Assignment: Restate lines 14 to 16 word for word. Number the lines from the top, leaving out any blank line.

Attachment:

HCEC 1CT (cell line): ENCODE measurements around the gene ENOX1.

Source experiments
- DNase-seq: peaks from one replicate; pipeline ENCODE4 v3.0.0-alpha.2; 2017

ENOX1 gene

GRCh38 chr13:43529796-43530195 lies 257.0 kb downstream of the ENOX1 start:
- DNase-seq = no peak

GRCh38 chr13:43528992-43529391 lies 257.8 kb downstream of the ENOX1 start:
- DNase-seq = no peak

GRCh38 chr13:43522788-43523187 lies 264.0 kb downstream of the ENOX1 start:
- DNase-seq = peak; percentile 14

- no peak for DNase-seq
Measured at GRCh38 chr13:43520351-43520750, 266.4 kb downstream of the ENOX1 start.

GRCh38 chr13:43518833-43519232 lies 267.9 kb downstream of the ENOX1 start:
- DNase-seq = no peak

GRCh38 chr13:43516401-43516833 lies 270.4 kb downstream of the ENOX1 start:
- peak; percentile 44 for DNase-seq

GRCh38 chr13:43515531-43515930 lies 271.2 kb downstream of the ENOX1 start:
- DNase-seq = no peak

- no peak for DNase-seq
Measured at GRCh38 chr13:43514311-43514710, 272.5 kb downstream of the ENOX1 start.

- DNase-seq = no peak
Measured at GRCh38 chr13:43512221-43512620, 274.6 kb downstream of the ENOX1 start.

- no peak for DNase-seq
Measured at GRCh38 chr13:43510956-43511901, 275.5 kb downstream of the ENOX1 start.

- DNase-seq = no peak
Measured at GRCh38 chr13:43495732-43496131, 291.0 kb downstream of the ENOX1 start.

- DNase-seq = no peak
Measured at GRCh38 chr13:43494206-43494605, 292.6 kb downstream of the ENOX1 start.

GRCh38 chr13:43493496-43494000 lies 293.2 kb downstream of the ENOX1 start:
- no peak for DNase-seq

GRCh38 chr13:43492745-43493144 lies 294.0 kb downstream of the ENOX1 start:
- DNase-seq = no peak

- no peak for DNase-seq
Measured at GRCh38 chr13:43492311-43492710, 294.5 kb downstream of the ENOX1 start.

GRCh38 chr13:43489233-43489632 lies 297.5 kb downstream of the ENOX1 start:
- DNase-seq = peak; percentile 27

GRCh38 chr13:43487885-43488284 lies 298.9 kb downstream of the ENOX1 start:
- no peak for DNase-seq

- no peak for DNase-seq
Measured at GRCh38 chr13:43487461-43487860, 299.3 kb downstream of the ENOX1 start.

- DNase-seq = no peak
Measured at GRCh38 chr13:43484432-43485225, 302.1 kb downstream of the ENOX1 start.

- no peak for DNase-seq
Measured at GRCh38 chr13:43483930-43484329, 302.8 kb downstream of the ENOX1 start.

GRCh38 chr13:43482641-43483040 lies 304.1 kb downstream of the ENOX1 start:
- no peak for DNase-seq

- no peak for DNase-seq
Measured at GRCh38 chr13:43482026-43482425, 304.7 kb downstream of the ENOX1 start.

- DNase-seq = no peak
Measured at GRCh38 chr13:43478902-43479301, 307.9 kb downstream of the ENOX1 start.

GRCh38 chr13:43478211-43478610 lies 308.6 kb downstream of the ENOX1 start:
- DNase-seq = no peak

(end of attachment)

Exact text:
- DNase-seq = no peak

GRCh38 chr13:43516401-43516833 lies 270.4 kb downstream of the ENOX1 start:
- peak; percentile 44 for DNase-seq